3. 3.
    Berger A, Schechter I (1970) Mapping the active site of papain with the aid of peptide substrates and inhibitors. Philos Trans R Soc B Biol Sci 257:249–264. CrossRefGoogle Scholar
  4. 4.
    Bowers AA, Acker MG, Koglin A, Walsh CT (2010) Manipulation of thiocillin variants by prepeptide gene replacement: structure, conformation, and activity of heterocycle substitution mutants. J Am Chem Soc 132:7519–7527. CrossRefPubMedPubMedCentralGoogle Scholar
  5. 5.
    Bowers AA, Acker MG, Young TS, Walsh CT (2012) Generation of thiocillin ring size variants by prepeptide gene replacement and in vivo processing by Bacillus cereus. J Am Chem Soc 134:10313–10316. CrossRefPubMedPubMedCentralGoogle Scholar
  6. 6.
    Burrage S, Raynham T, Williams G, Essex JW, Allen C, Cardno M, Swali V, Bradley M (2000) Biomimetic synthesis of lantibiotics. Chemistry (Easton) 6:1455–1466. Google Scholar
  7. 7.
    Buttle DJ (2013) Glycyl endopeptidase. In: Salvesen NDR (ed) Handbook of proteolytic enzymes. Academic Press, London, pp 1867–1870CrossRefGoogle Scholar
  8. 8.
    Chambers MC, MacLean B, Burke R, Amodei D, Ruderman DL, Neumann S, Gatto L, Fischer B, Pratt B, Egertson J, Hoff K, Kessner D, Tasman N, Shulman N, Frewen B, Baker TA, Brusniak MY, Paulse C, Creasy D, Flashner L, Kani K, Moulding C, Seymour SL, Nuwaysir LM, Lefebvre B, Kuhlmann F, Roark J, Rainer P, Detlev S, Hemenway T, Huhmer A, Langridge J, Connolly B, Chadick T, Holly K, Eckels J, Deutsch EW, Moritz RL, Katz JE, Agus DB, MacCoss M, Tabb DL, Mallick P (2012) A cross-platform toolkit for mass spectrometry and proteomics. Nat Biotechnol 30:918–920. CrossRefPubMedPubMedCentralGoogle Scholar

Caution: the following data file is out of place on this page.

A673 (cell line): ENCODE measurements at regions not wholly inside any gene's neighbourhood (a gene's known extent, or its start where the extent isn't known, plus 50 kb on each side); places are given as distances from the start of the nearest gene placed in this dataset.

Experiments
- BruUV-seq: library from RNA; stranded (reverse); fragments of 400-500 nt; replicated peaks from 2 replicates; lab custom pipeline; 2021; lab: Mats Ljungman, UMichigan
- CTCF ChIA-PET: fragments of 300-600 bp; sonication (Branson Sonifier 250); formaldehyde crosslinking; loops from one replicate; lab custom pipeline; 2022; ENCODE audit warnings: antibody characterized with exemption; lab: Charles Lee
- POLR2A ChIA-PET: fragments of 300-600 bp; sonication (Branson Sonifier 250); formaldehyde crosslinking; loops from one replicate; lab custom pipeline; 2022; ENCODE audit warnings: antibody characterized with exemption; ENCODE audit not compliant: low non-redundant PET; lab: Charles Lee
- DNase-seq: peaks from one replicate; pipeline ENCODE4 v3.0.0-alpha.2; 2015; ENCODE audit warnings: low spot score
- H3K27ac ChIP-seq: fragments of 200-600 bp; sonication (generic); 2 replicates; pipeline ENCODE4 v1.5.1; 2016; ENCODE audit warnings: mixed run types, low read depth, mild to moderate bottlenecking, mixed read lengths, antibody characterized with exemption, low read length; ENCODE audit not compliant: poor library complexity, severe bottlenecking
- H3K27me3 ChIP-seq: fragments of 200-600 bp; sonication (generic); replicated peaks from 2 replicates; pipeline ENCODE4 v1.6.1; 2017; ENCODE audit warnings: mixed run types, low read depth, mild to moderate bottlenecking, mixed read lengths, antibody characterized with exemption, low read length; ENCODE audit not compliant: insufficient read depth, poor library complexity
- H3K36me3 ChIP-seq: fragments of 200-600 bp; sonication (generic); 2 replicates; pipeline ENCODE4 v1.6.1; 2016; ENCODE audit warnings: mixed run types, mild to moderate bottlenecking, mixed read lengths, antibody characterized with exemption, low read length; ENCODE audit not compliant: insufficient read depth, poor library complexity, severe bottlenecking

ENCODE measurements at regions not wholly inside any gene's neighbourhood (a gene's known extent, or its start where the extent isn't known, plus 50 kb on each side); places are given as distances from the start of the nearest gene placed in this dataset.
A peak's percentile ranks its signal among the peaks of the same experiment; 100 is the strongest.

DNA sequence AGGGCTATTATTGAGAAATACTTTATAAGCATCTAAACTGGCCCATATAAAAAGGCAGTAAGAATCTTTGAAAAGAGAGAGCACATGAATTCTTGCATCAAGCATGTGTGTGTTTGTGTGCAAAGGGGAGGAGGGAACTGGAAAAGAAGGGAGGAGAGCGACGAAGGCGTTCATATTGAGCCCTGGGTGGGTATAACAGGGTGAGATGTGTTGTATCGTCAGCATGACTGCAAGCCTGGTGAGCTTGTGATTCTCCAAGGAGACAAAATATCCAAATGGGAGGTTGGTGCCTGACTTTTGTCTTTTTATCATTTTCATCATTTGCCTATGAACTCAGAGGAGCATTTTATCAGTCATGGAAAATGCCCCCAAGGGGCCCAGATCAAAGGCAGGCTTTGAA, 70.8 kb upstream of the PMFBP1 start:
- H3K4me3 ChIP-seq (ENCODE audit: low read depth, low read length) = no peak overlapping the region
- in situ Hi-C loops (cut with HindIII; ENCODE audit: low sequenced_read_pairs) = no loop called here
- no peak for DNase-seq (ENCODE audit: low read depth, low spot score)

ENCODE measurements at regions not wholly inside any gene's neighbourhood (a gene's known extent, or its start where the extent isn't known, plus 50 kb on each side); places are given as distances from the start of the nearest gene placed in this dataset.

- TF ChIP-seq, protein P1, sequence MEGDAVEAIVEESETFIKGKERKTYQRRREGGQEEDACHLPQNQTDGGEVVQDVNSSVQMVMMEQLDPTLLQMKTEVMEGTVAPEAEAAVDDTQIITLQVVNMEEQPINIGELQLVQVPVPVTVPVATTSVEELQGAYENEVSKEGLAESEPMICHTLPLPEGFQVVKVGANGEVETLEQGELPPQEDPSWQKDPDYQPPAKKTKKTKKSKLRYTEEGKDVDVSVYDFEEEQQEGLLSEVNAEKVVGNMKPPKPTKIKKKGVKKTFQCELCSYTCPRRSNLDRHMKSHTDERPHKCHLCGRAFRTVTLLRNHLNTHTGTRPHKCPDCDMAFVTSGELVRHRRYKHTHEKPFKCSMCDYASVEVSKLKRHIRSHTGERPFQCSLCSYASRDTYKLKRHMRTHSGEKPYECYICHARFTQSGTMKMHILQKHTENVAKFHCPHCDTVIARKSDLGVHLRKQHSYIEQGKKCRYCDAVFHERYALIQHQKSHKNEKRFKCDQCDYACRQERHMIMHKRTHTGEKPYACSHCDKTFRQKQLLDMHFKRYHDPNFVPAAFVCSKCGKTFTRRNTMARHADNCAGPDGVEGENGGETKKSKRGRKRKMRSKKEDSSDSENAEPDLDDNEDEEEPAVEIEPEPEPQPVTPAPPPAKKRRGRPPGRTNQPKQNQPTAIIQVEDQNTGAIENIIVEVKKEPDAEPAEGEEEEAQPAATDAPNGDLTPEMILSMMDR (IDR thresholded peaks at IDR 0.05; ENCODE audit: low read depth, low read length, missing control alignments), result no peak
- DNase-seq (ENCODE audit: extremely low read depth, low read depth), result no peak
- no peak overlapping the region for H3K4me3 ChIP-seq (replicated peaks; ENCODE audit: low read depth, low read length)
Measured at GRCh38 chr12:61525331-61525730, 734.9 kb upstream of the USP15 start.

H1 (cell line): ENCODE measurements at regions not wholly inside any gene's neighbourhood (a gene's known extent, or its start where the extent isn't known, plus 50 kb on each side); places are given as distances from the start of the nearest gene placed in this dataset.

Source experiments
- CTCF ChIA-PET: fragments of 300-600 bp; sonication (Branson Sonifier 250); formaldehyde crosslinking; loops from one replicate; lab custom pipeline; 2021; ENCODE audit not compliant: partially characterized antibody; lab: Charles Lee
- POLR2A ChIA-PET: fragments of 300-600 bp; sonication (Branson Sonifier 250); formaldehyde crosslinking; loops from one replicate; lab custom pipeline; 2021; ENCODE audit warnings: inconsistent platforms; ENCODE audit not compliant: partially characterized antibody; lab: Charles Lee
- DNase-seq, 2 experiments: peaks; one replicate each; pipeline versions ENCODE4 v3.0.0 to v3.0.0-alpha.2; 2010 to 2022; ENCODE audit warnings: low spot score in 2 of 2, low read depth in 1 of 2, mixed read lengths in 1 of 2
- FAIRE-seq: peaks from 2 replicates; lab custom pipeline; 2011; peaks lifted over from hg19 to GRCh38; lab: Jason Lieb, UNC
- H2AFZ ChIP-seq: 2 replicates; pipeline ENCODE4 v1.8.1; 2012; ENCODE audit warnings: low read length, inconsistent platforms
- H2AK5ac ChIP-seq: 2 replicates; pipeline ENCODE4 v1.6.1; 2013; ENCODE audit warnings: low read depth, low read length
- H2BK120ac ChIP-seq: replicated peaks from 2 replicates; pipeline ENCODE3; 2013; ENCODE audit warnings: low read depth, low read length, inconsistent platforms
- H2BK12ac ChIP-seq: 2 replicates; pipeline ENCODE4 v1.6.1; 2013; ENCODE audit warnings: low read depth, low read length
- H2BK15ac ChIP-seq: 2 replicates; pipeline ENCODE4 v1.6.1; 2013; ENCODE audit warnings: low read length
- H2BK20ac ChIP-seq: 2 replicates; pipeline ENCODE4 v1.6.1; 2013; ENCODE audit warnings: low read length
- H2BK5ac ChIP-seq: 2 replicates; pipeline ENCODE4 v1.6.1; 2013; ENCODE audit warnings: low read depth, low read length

9. 9.
    Chatterjee C, Paul M, Xie L, van der Donk WA (2005) Biosynthesis and mode of action of lantibiotics. Chem Rev 105:633–684. CrossRefPubMedGoogle Scholar
  10. 10.
    Choe Y, Leonetti F, Greenbaum DC, Lecaille F, Bogyo M, Brömme D, Ellman JA, Craik CS (2006) Substrate profiling of cysteine proteases using a combinatorial peptide library identifies functionally unique specificities. J Biol Chem 281:12824–12832. CrossRefPubMedGoogle Scholar
  11. 11.
    Cimermancic P, Medema MH, Claesen J, Kurita K, Wieland Brown LC, Mavrommatis K, Pati A, Godfrey PA, Koehrsen M, Clardy J, Birren BW, Takano E, Sali A, Linington RG, Fischbach MA (2014) Insights into secondary metabolism from a global analysis of prokaryotic biosynthetic gene clusters. Cell 158:412–421. CrossRefPubMedPubMedCentralGoogle Scholar
  12. 12.
    Cogan DP, Hudson GA, Zhang Z, Pogorelov TV, van der Donk WA, Mitchell DA, Nair SK (2017) Structural insights into enzymatic [4+2] aza -cycloaddition in thiopeptide antibiotic biosynthesis. Proc Natl Acad Sci 114:201716035. CrossRefGoogle Scholar
  13. 13.
    Edgar RC (2004) MUSCLE: multiple sequence alignment with high accuracy and high throughput. Nucleic Acids Res 32:1792–1797. CrossRefPubMedPubMedCentralGoogle Scholar
  14. 14.
    Edgar RC (2004) MUSCLE: a multiple sequence alignment method with reduced time and space complexity. BMC Bioinform 5:113. CrossRefGoogle Scholar